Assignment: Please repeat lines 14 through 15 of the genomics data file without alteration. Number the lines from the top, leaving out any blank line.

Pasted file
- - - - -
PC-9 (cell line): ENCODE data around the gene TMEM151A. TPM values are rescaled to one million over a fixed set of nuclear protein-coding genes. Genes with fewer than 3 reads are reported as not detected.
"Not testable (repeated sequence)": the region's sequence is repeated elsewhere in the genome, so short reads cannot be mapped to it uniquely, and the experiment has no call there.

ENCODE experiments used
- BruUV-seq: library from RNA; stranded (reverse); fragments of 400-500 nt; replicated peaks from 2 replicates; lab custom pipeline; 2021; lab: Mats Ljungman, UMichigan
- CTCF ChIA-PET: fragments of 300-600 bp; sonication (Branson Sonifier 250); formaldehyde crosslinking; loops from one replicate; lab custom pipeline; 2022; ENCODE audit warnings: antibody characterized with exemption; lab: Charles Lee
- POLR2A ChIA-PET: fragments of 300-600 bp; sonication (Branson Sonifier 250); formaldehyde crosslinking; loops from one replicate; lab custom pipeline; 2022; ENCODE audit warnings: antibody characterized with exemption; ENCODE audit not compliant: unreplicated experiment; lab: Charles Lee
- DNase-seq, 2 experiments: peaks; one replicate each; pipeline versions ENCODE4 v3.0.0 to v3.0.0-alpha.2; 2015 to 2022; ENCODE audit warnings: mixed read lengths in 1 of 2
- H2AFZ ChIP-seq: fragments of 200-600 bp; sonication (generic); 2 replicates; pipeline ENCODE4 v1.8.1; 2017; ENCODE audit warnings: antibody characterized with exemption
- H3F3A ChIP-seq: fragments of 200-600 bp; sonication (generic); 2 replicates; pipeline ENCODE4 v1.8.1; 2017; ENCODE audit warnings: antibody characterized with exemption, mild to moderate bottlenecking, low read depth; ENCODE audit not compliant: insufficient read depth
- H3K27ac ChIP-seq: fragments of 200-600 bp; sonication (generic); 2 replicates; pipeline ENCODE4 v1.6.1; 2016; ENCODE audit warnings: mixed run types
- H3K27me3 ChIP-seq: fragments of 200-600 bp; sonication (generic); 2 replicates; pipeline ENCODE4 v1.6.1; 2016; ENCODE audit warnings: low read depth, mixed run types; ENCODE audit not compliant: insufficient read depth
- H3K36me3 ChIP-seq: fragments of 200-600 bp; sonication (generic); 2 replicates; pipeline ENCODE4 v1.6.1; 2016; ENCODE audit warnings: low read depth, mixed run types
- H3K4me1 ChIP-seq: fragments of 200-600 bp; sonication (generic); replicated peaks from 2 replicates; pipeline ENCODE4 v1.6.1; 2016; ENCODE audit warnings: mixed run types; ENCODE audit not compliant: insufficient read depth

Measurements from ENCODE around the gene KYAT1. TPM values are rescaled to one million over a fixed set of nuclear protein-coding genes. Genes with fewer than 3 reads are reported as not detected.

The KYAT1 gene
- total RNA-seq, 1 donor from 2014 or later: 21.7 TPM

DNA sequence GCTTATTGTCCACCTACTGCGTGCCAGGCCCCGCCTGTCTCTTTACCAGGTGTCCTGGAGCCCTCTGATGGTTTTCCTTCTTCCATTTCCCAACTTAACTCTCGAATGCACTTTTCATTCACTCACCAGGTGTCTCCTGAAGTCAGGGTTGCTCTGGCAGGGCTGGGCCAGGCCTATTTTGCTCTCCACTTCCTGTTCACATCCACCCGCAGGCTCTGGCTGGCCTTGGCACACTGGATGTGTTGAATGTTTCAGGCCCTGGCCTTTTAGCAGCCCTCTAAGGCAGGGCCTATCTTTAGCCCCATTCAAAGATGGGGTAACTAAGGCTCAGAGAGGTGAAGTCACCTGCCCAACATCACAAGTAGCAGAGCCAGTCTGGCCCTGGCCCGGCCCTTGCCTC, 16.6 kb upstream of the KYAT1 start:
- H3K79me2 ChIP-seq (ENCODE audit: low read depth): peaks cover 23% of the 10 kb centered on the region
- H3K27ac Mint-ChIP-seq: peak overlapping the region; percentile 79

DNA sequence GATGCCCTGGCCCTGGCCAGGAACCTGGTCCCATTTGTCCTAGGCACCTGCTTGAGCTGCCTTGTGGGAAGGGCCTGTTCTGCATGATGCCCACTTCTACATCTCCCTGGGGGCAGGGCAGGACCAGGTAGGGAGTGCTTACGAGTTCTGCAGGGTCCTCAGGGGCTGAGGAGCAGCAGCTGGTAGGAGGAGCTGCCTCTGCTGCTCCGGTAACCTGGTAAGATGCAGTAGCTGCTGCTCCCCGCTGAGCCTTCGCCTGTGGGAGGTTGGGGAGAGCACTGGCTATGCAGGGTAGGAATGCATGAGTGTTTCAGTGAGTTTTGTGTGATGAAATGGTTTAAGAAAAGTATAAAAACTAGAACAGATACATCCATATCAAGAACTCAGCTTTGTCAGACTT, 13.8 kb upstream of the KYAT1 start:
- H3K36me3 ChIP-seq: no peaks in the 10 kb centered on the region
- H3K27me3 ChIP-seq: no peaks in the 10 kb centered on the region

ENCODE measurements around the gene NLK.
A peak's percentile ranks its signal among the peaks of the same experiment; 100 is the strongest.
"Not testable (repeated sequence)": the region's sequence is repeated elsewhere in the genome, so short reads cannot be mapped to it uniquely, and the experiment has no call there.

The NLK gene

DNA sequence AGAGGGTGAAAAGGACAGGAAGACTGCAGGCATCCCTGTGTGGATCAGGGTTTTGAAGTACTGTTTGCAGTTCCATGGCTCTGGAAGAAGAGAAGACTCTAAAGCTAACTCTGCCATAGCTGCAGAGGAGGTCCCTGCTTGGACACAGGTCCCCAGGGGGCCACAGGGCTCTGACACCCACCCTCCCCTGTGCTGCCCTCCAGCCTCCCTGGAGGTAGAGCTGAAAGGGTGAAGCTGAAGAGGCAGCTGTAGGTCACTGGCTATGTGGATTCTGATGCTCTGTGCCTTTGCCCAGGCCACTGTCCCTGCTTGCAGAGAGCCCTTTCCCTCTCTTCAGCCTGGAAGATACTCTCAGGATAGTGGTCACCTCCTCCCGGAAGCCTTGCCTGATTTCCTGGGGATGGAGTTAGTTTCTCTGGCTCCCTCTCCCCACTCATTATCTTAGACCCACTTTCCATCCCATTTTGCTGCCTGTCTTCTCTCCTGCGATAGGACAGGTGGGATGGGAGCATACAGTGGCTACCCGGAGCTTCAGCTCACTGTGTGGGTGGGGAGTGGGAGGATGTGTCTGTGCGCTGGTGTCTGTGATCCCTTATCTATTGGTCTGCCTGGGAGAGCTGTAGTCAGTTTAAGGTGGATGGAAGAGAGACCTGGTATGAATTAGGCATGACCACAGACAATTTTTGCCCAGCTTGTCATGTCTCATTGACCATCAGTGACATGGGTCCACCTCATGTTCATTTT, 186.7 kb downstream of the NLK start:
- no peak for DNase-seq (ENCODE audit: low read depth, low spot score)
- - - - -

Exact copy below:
Measurements from ENCODE around the gene KYAT1. TPM values are rescaled to one million over a fixed set of nuclear protein-coding genes. Genes with fewer than 3 reads are reported as not detected.

The KYAT1 gene